October 7, 2015
Remembering Lynn Manning
Cornerstone had the pleasure of meeting Lynn Manning in the mid-90s during our 15-month residency making plays in and with Watts. We partnered with the local community to create three original productions and a culminating bridge show that united African American and Latino residents onstage and in the audience. Lynn Manning wrote this bridge show, the Ovation Award-winning play The Central Avenue Chalk Circle, based upon Eric Bently’s version of Brecht’s The Caucasian Chalk Circle. (He acted in it, too.) This collaboration sparked the development of The Watts Village Theater Company, which flourished under Lynn’s inspired and innovative stewardship, and which now heads into their 20th year of making original work that reflect the rich history, cultural diversity and underserved populations of South Los Angeles. Lynn Manning continued to be an important artistic colleague for Cornerstone, as an actor, an artistic and community leader, and as a playwright. Cornerstone partnered with Watts Village Theater Company in 2011 for a production of his play, The Unrequited (Between Two Worlds). Three months ago our companies reunited to read The Central Avenue Chalk Circle and discuss together a new Watts Village production of it. Lynn was a resilient artist and a community visionary who deeply touched countless people throughout his life. Above all, Lynn was a friend and we’d like to honor his legacy by sharing some fond memories of our time together:
“Lynn was a master of aperture. He could land us in the middle of an intimate moment between a mother and child, then blow it open to reveal the world splitting apart at the seams. And all of this was a reality just a few steps down the street or days into the future. Lynn had his fingers on the pulse of the room, a joke, an irony, at the tip of his tongue, a half smile on his handsome face. Lynn had vision, deeper and broader than most of us. We will truly miss him here, even as he’s smiling down on us, his community, tossing in a quip, and urging us towards the possibilities. Love, Page”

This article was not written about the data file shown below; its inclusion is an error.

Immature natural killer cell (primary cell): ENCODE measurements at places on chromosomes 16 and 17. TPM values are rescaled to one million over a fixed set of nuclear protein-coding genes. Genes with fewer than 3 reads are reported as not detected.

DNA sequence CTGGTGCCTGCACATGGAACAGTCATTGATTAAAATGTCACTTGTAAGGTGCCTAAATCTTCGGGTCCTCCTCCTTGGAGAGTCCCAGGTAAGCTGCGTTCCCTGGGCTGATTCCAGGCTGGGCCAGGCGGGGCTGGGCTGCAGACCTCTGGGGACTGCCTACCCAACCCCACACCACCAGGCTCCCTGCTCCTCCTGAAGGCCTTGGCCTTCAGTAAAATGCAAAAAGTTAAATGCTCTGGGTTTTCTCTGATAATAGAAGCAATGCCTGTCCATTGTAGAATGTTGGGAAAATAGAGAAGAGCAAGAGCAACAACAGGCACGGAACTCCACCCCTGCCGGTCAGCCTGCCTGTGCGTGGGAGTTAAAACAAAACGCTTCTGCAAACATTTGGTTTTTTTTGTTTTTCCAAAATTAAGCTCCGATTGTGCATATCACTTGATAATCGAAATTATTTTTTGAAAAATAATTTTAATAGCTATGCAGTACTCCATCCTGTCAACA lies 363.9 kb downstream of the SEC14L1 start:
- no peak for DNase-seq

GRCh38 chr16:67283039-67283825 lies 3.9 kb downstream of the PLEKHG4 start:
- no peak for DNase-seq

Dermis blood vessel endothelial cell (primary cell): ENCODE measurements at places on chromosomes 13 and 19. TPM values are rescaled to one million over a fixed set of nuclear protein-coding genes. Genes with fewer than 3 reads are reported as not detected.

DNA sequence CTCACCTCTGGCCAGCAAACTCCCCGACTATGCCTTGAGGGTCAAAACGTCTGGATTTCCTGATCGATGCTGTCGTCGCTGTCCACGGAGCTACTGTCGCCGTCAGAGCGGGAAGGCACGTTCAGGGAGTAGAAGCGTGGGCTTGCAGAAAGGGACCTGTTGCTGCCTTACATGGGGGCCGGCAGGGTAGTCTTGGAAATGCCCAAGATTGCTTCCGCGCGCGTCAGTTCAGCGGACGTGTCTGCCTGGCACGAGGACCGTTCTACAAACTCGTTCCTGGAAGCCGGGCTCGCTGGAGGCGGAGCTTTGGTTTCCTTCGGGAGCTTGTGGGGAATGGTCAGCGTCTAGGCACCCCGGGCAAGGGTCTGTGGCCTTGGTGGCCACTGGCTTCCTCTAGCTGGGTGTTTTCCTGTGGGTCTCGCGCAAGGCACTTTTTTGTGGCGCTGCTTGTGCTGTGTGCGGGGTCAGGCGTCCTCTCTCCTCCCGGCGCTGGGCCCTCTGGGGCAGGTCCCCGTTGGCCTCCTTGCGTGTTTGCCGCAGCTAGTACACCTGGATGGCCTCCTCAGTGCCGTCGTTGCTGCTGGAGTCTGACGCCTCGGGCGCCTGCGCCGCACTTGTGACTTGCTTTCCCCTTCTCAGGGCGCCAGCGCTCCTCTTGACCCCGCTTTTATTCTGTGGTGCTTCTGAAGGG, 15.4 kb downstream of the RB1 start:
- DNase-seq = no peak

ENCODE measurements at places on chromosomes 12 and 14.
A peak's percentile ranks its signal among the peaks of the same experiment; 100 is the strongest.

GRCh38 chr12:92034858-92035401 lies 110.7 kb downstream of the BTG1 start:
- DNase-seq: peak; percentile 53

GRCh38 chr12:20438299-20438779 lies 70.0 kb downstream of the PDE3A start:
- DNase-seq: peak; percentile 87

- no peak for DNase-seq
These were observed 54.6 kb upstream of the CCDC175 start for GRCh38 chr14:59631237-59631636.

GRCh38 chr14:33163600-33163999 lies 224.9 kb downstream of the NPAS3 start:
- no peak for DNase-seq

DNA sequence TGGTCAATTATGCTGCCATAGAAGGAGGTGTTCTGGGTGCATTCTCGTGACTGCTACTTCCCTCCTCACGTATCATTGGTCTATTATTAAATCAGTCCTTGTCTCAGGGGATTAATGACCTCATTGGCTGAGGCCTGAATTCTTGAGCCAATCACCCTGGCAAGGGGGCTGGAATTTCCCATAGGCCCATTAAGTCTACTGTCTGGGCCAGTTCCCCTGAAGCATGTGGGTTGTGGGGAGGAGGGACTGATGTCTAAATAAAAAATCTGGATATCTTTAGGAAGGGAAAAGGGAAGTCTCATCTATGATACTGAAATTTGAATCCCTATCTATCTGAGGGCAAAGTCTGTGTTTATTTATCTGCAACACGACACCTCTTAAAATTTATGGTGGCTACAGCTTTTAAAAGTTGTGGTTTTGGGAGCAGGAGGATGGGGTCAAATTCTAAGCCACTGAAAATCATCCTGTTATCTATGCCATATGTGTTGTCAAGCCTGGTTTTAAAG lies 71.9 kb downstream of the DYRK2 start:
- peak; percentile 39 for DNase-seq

“Lynn’s writing is visceral, irreverent, funny, sometimes shocking, brave and challenging. It is clearly the work of an artist who was unafraid to go to very difficult places, to empathize with characters and people who can be hard to like, to speak truth to power (often hilariously) and who was a deeply humane and generous person. When I met Lynn, after reading several of his plays, he was all that and more. I will miss him, and am forever grateful that he left us this amazing legacy or plays and of people who were influenced by him and his work.”
“I first had the opportunity to meet Lynn Manning in the fall of 2001, when I moved to Southern California. The university I had just joined was hosting his performance of Weights, and in those first few weeks, Lynn’s presence on our campus shaped my aspirations for the work that my colleagues and I could do together in Redlands.
Some years later, with Cornerstone, I had the opportunity to work more closely with Lynn, on one of our company’s collaborations with Watts. I wish I had a photo of our design meetings for Unrequited (Between Two Worlds) Lynn’s adaptation of The Dybbuk. As the set designer, I had prepared a series of sketches laying out the progression of scenes in a scenic story board illustrating how the action moved and transformed the space. During our design meeting, as we talked through the elements, director Shishir Kurup, described each image, its title and its content, connecting the images to the moments that Lynn had written, as we shared our visual ideas in support of Lynn’s poetry. Lynn’s capacity to see the moments, as he heard them, and as we described their composition, color, texture, materials was extraordinary. For me, it was an example of the power of his imagination to create a world rich in artistry and human potential. And, close to the end of his life, as he joined us at Cornerstone to imagine future projects, and then traveled to DC in support of the anniversary of the ADA, his powerful imagination, the ability to imagine the future so fully, in what he knew to be close to the last days of his life is profoundly humbling and inspiring.”